Mindfulness meditation is a mental training technique that helps you to relax your mind and body by slowing down racing thoughts, letting go of negativity, and focusing on the present moment. It blends meditation with mindfulness, which is described as a mental state in which you are totally focused on the present circumstances and can accept and recognize your thoughts, feelings, and sensations without judgment.
Mindfulness meditation involves deep breathing and awareness of the body and mind. Techniques vary, but in general, it involves deep breathing and awareness of the body and mind. Mindfulness meditation does not need any props or preparation (no need for candles, essential oils, or mantras, unless you enjoy them). All you need is a comfy seat, three to five minutes of free time, and a judgment-free mentality.
Although you can learn mindfulness meditation on your own, a teacher or program may also assist you in getting started, especially if you’re practicing meditation for health reasons. Here are some basic instructions to get you started on your own.
Locate a peaceful and pleasant location. Sit with your head, neck, and back erect but not rigid in a chair or on the floor. It’s also a good idea to dress comfortably and loosely so you don’t become sidetracked. However, you can do this exercise anywhere for any period of time, there is no need to dress up.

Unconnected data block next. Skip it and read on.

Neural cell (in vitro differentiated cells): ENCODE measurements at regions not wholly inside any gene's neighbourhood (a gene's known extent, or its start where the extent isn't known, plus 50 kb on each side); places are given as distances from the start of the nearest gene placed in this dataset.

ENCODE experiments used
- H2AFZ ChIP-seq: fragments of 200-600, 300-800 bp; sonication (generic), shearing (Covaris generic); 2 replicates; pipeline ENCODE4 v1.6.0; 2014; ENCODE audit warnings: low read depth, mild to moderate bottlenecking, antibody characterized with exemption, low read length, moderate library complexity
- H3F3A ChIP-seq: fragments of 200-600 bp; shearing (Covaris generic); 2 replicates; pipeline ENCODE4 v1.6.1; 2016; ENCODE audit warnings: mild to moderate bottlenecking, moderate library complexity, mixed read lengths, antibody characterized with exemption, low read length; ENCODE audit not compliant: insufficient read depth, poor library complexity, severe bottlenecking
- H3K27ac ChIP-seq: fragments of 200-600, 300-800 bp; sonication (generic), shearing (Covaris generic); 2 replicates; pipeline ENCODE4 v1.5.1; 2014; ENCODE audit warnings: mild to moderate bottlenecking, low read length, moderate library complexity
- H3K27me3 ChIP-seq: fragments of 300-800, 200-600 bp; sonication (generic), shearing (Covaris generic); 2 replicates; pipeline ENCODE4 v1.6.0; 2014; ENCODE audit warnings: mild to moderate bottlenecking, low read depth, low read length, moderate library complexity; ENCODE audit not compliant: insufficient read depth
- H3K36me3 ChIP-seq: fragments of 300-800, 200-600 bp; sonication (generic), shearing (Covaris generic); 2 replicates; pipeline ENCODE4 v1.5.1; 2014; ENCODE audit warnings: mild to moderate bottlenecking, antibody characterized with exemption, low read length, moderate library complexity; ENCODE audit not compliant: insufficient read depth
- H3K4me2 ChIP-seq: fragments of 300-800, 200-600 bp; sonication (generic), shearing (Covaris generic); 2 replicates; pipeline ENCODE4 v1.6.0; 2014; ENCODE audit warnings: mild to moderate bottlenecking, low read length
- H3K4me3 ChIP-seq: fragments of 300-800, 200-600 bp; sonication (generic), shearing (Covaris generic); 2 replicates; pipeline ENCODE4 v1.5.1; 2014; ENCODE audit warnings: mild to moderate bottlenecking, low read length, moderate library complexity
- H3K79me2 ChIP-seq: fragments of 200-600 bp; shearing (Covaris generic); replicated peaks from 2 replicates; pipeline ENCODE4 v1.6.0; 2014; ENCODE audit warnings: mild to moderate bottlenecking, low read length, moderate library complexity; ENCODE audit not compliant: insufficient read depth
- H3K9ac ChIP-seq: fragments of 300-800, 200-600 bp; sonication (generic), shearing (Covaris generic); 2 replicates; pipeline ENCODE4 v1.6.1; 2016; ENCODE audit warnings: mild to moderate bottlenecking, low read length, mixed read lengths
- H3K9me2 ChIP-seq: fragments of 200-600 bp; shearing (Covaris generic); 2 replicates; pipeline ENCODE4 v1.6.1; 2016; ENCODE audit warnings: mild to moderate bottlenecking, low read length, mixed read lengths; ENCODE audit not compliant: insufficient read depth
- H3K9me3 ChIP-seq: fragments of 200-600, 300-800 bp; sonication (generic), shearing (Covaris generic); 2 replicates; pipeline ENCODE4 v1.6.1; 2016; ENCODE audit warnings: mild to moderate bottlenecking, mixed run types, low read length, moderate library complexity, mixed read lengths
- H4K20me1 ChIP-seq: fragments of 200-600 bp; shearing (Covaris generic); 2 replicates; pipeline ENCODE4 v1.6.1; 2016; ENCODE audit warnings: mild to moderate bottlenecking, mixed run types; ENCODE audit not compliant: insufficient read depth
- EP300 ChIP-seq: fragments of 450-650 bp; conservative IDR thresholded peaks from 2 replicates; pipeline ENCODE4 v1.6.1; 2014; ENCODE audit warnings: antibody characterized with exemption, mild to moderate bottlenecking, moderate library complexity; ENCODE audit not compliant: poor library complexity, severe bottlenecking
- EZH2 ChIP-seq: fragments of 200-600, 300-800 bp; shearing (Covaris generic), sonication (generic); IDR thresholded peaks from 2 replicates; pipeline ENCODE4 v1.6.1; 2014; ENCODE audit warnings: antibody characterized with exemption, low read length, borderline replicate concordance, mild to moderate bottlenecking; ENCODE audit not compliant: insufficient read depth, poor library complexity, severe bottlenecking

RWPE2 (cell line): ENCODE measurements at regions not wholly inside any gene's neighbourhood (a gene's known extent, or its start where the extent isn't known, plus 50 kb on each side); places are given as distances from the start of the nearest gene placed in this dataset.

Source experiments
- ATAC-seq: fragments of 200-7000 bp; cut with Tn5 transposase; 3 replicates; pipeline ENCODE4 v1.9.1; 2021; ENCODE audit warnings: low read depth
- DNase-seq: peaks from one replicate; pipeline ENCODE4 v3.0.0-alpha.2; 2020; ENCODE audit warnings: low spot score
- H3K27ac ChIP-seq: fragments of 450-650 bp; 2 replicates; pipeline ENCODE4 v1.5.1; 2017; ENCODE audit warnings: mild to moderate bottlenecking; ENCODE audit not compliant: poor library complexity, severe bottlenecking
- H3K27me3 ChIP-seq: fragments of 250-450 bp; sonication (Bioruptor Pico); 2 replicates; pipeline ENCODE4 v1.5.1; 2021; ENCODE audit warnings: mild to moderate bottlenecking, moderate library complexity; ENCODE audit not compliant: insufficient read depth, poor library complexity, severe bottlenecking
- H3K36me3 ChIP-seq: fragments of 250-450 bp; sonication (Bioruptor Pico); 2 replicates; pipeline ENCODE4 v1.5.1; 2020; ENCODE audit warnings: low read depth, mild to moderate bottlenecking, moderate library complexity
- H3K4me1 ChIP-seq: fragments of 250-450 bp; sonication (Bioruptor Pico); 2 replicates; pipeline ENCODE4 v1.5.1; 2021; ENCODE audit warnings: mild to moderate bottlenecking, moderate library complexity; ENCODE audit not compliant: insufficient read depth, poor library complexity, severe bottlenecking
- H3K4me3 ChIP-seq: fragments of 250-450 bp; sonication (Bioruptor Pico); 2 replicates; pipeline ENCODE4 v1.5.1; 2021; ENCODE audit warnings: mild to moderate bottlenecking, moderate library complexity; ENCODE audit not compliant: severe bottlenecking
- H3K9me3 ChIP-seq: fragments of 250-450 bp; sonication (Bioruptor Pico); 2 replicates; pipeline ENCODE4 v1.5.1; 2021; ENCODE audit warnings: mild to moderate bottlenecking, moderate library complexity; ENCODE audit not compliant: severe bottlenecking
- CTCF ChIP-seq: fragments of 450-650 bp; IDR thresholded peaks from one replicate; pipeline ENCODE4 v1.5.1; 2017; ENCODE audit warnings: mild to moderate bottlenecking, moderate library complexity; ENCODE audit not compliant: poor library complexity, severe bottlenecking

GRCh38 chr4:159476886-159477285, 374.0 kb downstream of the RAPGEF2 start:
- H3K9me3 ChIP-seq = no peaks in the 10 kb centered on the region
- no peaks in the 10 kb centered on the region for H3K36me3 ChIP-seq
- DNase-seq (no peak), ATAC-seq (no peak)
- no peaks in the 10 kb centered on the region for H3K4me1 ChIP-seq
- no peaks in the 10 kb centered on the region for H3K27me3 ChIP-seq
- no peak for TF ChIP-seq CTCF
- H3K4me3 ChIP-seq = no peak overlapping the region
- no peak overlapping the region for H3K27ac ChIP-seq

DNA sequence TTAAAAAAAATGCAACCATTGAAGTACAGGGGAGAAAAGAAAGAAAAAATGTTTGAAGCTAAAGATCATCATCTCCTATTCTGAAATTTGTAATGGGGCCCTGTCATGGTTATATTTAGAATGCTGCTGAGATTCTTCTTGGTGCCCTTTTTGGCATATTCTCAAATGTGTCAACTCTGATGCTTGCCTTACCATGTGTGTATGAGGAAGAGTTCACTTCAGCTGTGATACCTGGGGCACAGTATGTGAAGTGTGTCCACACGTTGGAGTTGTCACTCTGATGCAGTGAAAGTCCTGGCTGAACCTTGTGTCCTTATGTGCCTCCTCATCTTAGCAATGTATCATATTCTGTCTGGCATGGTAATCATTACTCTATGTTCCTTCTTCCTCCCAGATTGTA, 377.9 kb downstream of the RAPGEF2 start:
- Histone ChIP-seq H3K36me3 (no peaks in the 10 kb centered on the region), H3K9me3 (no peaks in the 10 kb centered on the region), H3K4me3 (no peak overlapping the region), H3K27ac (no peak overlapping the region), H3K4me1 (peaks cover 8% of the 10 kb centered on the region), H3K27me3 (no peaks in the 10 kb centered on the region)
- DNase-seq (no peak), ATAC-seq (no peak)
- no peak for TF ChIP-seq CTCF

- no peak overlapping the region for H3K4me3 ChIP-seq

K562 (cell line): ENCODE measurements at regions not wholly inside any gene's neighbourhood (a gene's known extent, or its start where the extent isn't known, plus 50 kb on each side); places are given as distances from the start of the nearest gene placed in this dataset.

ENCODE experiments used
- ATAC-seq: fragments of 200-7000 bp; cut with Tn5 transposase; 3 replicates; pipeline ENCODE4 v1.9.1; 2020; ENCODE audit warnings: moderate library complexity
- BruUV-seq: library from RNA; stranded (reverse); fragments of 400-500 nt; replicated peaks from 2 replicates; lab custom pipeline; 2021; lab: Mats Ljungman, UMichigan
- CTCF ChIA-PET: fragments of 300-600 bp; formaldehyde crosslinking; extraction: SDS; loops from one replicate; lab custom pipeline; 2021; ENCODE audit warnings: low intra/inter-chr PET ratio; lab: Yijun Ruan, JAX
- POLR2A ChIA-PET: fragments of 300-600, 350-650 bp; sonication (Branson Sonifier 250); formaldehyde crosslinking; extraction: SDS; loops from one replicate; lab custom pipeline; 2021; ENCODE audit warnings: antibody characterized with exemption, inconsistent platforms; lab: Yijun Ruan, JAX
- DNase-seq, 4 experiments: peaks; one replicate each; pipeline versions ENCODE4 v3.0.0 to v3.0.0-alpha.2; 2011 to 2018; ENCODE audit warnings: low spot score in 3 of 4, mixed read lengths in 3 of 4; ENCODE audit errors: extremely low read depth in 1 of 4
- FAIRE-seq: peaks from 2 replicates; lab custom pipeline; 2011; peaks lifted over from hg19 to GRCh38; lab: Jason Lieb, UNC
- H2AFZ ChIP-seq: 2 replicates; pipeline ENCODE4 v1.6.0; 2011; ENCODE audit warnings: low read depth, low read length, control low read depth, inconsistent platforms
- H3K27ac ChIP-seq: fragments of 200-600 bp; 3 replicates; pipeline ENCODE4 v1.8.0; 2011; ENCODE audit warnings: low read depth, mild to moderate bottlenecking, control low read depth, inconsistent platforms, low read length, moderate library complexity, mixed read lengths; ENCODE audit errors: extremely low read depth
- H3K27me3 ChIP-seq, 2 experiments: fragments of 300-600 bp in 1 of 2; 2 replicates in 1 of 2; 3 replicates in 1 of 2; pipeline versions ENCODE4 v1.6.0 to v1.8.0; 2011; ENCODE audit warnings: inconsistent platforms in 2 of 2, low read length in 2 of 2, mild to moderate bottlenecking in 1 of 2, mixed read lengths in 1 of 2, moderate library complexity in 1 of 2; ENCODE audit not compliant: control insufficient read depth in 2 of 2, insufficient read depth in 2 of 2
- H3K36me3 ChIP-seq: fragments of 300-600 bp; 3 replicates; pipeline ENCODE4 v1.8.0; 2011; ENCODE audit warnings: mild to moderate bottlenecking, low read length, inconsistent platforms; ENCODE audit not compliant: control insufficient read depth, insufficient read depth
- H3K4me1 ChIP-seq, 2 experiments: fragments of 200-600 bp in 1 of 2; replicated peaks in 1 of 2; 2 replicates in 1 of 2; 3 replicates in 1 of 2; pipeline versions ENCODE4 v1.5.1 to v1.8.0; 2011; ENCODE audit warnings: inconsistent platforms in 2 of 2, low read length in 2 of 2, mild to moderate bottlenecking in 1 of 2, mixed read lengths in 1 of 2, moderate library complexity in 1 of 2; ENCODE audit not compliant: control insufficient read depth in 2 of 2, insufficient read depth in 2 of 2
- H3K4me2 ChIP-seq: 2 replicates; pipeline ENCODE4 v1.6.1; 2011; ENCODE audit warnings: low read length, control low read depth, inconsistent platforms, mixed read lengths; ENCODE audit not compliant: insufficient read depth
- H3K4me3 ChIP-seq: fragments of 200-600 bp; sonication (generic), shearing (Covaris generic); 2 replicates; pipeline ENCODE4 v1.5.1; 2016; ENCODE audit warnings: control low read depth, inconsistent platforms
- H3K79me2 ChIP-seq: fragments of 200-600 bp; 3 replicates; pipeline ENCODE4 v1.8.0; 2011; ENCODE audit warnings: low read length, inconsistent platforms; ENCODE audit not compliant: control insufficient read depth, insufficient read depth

While a timer isn’t required, it can help you focus on meditation and forget about time, as well as eliminating any excuses for stopping and doing anything else. It can help guarantee you’re not meditating for too long because many individuals lose the sense of time while meditating. Allow yourself time after meditation to become aware of your surroundings and gradually rise.
While some people meditate for longer periods of time, even a few minutes each day can help. Begin with a 5-minute meditation session and gradually extend the duration of your sessions by 10 or 15 minutes until you can meditate for 30 minutes at a time.
Attune to the sensation of air going in and out of your body while you breathe by being aware of your breath. As the air enters and leaves your nose, feel your belly rise and fall. Pay attention to the temperature difference between inhaled and expelled breaths.
Clarity of thoughts
Don’t ignore or repress thoughts that arise in your head. Simply take notice of them, be cool, and utilize your breathing as a stabilizing force. Consider your thoughts to be clouds going by; see how they move and alter as they drift past. While you’re meditating, repeat this as many times as you need to.
If you feel yourself being carried away in your thoughts—whether with worry, fear, anxiety, or hope—return to your breathing and examine where your mind went, without passing judgment. Don’t be too hard on yourself if this happens; mindfulness is the discipline of returning to your breath and focussing on the present moment.